Tag Archives: ethanol

Brazil Knocking On Door Of OPEC

Brazilian President Luis Ignacio Lula de Silva believes it is time for OPEC to recognize the emerging oil impact of his nation and make it a member of the oil producing nations’ club. In 2007, a uage oil reserve was disccovered off the coast of Brazil’s Rio de Janeiro area. The find could well catapult Brazil’s oil reserve by about 40% which should make Brazil an emerging economic powerhourse. Lula wants to combine the enormous work his nation has done in ethanol production with the new oil reserves to prove Brazil is no longer a third world nation, but an important figure in modern oil production. His goal is that by 2025, ethanol will handle all internal needs of the nation for oil which leaves the newly discovered oil to be sold abroad.

Lula, in an interview with Der Spiegel, argues Europe should not get involved in ethanol production but leave that aspect of energy to Latin American and Africa. “Our production costs are unbeatable,” he argues, and it is time for Europe and American to accept the role Brazil can play in the energy crisis facing the world.

Brazil brings to oil the presence of a stable government run on democratic princples and willing to cooperate with the world.

Coming World Food Crisis Is Here!

As the price of oil zooms into new levels, post industrial societies have shifted enormous sectors of their agriculture to produce ethanol for cars. A result is increasing shortages of food and higher prices. From Bangladesh to Haiti, from Uganda to Bolivia, people are taking to the streets in protest against higher food prices. Louis Michel, the European Union’s humanitarian commssioner, said “a global food crisis is becoming apparent. We are headed toward the “perfect storm” in which drought, poor harvests, rising fuel prices, the growth of biofuels and increased pressure from a rising Chinese and Indian middle class is exerting temendous demands upon existing food resources. Last week, people rioted in Egypt over food prices and 40 people died in such outbreaks in the Cameroon in February. There have been violent demonstrations in Senegal, the Ivory Coast and Mauritania.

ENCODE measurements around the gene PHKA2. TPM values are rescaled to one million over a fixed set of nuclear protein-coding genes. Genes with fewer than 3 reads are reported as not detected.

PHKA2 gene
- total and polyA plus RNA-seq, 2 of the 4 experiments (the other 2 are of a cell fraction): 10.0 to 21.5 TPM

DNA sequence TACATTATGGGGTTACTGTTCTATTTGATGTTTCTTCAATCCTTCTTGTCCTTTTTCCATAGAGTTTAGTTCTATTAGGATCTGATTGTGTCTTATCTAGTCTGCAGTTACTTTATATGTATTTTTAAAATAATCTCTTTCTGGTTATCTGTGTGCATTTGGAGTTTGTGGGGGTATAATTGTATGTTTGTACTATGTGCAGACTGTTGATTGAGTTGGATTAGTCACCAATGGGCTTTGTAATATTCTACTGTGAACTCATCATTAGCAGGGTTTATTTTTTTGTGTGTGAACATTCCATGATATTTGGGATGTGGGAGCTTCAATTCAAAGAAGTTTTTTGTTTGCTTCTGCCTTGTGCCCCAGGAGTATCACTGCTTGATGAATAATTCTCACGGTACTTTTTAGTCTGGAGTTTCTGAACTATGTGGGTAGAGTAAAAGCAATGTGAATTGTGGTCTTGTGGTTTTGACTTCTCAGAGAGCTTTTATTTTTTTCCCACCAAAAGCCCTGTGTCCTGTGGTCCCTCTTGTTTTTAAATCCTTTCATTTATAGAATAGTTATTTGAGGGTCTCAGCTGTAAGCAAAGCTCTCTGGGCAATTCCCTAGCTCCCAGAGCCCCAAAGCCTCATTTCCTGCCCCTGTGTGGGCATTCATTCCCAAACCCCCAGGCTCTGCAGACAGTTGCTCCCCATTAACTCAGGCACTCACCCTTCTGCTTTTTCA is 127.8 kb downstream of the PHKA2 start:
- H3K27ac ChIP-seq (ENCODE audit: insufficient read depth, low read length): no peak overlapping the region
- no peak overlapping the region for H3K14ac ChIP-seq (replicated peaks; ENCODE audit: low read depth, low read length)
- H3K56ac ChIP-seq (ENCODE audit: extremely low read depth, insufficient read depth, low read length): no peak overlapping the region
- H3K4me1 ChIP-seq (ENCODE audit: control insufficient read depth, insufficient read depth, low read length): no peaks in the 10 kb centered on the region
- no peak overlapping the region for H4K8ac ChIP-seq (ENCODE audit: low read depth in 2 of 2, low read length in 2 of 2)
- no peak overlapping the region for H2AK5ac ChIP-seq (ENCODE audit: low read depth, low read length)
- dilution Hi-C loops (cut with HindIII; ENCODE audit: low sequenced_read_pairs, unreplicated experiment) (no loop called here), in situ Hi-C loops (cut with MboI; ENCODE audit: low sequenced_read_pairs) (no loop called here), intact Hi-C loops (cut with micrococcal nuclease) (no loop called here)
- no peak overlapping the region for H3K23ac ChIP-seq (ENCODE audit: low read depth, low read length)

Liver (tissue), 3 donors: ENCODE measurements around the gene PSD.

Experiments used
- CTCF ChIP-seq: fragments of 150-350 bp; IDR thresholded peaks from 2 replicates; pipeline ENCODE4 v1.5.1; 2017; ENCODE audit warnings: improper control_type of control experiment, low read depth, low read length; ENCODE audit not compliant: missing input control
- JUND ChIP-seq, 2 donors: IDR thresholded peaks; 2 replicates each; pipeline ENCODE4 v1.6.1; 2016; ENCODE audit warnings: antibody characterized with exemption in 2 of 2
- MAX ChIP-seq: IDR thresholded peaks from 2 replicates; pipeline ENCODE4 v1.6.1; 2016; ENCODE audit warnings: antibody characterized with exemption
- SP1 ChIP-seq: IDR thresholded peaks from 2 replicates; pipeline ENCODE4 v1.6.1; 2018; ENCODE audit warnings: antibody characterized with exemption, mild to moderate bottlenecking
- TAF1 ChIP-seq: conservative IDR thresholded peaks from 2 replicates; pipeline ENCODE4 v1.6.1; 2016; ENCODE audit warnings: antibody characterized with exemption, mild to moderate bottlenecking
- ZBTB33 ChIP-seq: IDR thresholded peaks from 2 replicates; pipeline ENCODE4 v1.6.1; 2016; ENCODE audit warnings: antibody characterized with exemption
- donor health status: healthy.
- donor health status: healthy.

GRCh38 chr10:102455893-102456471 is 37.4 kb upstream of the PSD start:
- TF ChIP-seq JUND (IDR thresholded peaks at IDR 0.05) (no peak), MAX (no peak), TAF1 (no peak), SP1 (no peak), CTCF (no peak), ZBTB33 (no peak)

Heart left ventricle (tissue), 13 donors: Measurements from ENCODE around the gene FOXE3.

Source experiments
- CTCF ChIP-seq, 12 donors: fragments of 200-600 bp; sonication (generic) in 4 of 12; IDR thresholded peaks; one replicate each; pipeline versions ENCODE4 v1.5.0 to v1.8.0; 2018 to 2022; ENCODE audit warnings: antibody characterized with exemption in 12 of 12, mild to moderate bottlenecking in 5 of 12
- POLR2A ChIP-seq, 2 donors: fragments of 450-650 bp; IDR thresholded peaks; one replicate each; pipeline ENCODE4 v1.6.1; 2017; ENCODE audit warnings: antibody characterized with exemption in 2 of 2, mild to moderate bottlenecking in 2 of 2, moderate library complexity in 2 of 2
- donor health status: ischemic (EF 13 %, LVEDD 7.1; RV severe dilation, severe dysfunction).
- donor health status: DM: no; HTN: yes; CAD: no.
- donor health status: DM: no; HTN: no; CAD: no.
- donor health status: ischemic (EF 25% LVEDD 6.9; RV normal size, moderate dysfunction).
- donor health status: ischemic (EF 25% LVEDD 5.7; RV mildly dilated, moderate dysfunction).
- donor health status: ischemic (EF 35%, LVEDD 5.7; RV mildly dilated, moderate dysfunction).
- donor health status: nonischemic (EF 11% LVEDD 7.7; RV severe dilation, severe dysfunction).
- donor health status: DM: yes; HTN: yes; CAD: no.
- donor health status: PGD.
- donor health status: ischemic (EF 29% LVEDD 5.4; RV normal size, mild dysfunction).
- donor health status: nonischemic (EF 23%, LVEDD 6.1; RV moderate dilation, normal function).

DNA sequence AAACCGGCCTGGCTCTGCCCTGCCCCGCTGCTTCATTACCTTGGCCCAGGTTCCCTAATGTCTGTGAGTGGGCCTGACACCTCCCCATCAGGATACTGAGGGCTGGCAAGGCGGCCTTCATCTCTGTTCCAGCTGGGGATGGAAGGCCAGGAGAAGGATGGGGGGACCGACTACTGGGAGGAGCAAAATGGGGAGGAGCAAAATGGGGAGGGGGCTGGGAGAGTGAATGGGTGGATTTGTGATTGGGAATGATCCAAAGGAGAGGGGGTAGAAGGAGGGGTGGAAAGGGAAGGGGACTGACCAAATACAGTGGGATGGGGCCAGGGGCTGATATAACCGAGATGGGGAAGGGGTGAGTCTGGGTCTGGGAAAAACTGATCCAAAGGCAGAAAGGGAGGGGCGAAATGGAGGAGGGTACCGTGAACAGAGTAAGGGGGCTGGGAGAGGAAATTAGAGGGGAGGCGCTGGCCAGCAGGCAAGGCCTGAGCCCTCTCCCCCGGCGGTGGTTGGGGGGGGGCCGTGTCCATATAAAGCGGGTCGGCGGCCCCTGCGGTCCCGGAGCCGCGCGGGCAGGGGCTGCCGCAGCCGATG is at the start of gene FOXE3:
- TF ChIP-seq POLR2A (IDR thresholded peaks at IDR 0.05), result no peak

Wheat and corn were meant to be eaten, not driven. World leaders continually denounce the rise of terrorism while pursuing energy programs that encourage the rise of terrorism. Do industrial societies of the world expect people on the verge of starvation to show “patience” because Americans or Europeans refuse to adopt intelligent energy programs that would reduce reliance on ethanol and oil? It is time for those possessing wealth to demonstrate in the streets in favor of an end to utilization of oil as the main source of energy.